The Original Orange Chicken by Panda Express

By Gavin | March 05, 2019

I'm the director of culinary innovation for Panda Express, here's how we're going to make the original orange chicken at home start with fried chicken.

We feel like when you cut the thigh meat into about a one-inch cube, I kind of gives you the best texture out of every bite, and also retains the best moisture, so we wanted to use the dark meat to help to sort of keep that moisture in there, while the outside is crispy, the inside is nice and tender and juicy.

Using the wet batter to coat the chicken, it gives a little bit of aeration to the crust, and it also coats the chicken better, so the batter itself has a leavening agent, such as an egg, and we also use cornstarch plus AP flour to help to have some sort of a crust with the wheat, and then also a little bit of starch, so that there's a crunch Alpana.

Express is the originator of orange chicken, the story goes back to 87, chef Andy Cow was working with local chicken, he was testing couple different badges, people smelled it, so the customer was just automatic says I want that. Instead, founder and chairman Andrew saw the whole thing, he was like this might be it, we actually want to fry the chicken in badges at 350 degrees, it's roughly about 25 pieces at a time, so that way the pockets would get overcrowded, we want to fry at least six minutes.

One of the things that we'll also need to remind people is that the shade of the color that you fry in here by the time you take it out and rest, it's going to go one shade darker, so we always want to go a little bit lighter.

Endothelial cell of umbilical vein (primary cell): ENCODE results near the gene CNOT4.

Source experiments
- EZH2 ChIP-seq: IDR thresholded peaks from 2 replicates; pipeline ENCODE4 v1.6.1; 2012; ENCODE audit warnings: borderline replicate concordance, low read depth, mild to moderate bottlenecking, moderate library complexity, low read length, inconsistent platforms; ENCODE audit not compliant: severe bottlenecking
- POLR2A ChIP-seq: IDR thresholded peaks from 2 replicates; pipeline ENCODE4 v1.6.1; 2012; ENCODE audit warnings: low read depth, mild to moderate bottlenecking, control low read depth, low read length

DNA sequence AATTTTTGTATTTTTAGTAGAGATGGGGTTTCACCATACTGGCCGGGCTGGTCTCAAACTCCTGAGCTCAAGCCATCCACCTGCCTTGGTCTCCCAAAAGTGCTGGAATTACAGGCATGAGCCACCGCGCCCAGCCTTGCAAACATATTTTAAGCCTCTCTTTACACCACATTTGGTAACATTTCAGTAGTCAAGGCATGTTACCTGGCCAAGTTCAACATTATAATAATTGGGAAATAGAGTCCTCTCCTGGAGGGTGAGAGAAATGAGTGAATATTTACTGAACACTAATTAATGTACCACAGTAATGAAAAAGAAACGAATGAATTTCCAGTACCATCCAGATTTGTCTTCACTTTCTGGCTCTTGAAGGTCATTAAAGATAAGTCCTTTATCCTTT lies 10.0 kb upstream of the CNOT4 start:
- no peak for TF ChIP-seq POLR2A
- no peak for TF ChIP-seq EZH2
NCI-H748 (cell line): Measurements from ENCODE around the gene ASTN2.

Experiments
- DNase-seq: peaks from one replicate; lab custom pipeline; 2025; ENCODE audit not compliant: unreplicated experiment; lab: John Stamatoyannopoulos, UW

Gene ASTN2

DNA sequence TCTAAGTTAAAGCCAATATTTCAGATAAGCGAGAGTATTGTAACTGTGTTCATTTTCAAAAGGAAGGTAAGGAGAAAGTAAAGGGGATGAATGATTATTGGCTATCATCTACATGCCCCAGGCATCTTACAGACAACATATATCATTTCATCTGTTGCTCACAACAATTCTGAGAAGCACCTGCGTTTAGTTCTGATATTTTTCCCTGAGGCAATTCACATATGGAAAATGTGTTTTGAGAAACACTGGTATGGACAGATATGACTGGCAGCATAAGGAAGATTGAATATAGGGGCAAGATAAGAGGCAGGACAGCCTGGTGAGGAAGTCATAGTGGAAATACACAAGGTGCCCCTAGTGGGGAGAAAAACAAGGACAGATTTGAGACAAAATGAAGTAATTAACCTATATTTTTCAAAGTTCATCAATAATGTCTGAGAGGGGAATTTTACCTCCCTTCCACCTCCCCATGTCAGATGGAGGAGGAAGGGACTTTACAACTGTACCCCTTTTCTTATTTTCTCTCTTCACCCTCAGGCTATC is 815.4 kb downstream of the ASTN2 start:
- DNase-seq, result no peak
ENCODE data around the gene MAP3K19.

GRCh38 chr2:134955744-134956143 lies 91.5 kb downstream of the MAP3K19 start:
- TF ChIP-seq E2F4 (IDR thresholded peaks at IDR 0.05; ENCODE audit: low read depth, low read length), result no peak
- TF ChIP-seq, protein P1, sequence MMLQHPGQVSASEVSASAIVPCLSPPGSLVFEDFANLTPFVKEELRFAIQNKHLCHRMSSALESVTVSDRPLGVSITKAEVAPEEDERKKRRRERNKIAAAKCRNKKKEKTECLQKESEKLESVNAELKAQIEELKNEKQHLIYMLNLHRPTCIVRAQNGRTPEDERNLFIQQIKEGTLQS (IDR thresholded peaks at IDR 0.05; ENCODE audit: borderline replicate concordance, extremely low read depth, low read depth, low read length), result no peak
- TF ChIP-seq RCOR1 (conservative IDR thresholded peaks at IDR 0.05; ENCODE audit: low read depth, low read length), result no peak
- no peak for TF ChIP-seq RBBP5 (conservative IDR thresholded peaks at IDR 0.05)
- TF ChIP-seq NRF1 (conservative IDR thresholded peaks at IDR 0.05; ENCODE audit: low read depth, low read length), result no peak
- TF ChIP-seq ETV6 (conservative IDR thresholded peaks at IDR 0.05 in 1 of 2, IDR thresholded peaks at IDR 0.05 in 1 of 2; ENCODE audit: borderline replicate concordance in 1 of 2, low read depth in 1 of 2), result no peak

When people think of fast food, they think is processed with Chinese food, there is no way to cheat it, they always have to do it exactly the way that is, or else it doesn't come up with the riving salt, everything is very technical, that's one thing that we're really proud of.

I think orange juice definitely give the assimilate as needed, the vinegar has to be the potency in it, so you want it to the nose if you boil it earlier, the vinegar comes off then you don't get it, so that's why you can always smell the orange chicken when you go to the stores, because that vinegar really hits.

So we're looking for almost like maple syrup consistency when the chicken is nice, and when you drop it into the sauce, there's going to absorb, by the way, so it could be a little bit wetter, the sesame oil it gives extra Sheen, and also a toast that nuttiness to the dish.

One of the reasons why I think it becomes an iconic dish, there's a certain Italian about a taste of sweet and sour, think about ketchup post slaw barbecue sauce, when you think about a sweet and sour flavor combined with sort of something, very iconic as fried chicken, that really hits home really good.